Which is better: Squat Slow or Squat Fast?


Knowing the answer to this “how to squat” question is the difference between muscular strength and power!

Those who do a power squat (power lifters), lower the bar with great control and with next to no speed at all. They are cautious in their descent concentrating very hard on keeping the squat smooth and the body tight.

This is a great type of squat if you’re looking to develop more motor unit recruitment.

What A Slow Squat Does To Your Muscles

Each muscle has within it muscle fibers, and for most of us, we do not use anywhere near all of them when we train, and those muscles are controlled by nerves.

So say for the sake of education we look at your core, specifically your obliques, let’s say your obliques have 10,000 muscles fibers (I am not sure how many, but just picking a number to explain). And you only use 2,000 of them. If you can use smart training, which includes slow and controlled movements when you first learn how to squat, you will begin to recruit more muscle fibers and technically, become stronger when you squat.

I say technically because if you want to learn how to squat like few can, like the best in the world, then you’ll want to learn all 11 of the steps in the kinetic chain to generate super power and to help you get an amazing body.

If some or all of these steps are missed during the squat, or even unknown to the lifter, then muscle fiber recruitment may not be as effective, yet it should still provide you with more strength.

When first you begin to practice learning how to squat correctly, you should go slow while you focus on good form. This will enable you to practice the muscular contractions within the kinetic chain that are required if you want to know how to squat like a pro.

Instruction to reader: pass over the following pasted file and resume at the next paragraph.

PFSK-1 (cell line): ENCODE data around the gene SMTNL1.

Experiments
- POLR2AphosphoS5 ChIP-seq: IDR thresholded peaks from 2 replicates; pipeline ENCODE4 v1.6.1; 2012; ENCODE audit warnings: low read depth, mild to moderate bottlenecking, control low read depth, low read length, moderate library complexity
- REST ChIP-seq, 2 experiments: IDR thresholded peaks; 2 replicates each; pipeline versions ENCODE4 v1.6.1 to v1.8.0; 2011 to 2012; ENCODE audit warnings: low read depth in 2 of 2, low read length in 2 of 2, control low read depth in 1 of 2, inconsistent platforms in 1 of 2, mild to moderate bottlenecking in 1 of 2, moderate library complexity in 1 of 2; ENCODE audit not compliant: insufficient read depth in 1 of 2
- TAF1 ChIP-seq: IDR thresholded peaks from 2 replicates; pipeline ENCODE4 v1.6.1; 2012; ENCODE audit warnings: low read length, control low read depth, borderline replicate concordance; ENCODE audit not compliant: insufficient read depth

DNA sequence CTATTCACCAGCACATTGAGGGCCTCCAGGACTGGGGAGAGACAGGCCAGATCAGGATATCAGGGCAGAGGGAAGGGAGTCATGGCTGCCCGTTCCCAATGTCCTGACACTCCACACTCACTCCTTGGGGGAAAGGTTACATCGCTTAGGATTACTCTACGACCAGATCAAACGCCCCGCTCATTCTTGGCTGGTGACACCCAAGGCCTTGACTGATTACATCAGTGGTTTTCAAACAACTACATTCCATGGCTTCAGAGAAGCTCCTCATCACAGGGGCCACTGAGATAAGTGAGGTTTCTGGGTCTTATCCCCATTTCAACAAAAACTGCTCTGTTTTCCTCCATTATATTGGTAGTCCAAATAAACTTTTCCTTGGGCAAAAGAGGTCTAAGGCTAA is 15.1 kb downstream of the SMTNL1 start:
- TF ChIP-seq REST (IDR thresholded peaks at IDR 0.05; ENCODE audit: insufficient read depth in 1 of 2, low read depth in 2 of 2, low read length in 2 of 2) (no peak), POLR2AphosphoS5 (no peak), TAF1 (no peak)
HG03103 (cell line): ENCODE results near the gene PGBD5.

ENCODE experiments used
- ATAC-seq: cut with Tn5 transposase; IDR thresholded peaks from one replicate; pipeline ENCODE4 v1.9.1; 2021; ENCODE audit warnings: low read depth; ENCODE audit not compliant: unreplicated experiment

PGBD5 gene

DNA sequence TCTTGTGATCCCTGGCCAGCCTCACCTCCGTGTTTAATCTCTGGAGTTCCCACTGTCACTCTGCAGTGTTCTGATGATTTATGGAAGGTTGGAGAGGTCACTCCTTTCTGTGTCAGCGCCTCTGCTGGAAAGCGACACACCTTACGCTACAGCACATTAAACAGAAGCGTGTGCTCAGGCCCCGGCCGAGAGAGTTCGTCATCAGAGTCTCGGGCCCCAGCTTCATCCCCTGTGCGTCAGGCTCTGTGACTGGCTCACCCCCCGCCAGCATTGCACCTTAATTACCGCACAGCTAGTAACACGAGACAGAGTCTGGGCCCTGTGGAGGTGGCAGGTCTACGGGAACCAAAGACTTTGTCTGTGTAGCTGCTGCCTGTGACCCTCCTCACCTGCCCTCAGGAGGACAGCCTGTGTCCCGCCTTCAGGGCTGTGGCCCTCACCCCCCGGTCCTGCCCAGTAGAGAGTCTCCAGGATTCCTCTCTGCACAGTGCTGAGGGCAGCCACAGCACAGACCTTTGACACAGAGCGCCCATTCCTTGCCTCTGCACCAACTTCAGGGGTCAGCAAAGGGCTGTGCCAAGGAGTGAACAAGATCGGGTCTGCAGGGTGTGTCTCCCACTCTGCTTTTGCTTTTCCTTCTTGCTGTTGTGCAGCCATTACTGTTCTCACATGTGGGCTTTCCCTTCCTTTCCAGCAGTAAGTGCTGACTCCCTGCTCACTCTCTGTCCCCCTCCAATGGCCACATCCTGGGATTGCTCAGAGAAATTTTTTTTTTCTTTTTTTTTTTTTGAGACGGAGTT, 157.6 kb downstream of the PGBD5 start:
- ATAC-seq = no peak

If you want to learn one of the key timed contractions that happen when you squat, have a look here.

What A Fast Squat Does To Your Muscles And More!

Olympic lifters require speed to move the bar, and when moving heavy weights with such speed, the joints require stability and the muscles require much more flexibility.

And seeing as how the squat is big part of Olympic Lifting, we will look at how it differs from the Power Squat, seeing as how it is a squat done with great speed.

Olympic squats and Olympic lifts require explosive movements, which help to strengthen the connective tissue (your ligaments and your tendons) as they fight hard to keep your joints stable.

And tendon strength is actually your strength, as it transmits power from the muscle of one side of a joint to exert force on the bone (to create movement) on the other side of the joint.

Say you have a large bicep, yet the tendon that connects it to the forearm is weak, you will not have much strength, as it is the tendon, using strength from the biceps contraction, that will transmit force to the forearm, thus allowing the bone in the forearm to move (bicep curl).

Tendon and ligament strength can be trained in one of two ways, yet it is the type that incorporates explosive speed which will give you power. Especially for those who are in sports.

It’s ironic that there is a squat termed the “power squat” because the formula for power is actually P (power) = f (force) x v (velocity) and there is no velocity in a power squat.

Which Type Of Squat Is Better Then?

They both have their purpose and both are very enjoyable, however when doing the explosive type of squats using speed, be sure your joints have the flexibility to support you in the proper squat positions.

As well, be sure to incrementally increase the amount of weight within reason as the ligaments and tendons are adapting along with your muscles, and if you jump to a heavier weight too soon, or you jump up too much in one week, the connective tissue will be at a greater risk to get injured.

Train smart!









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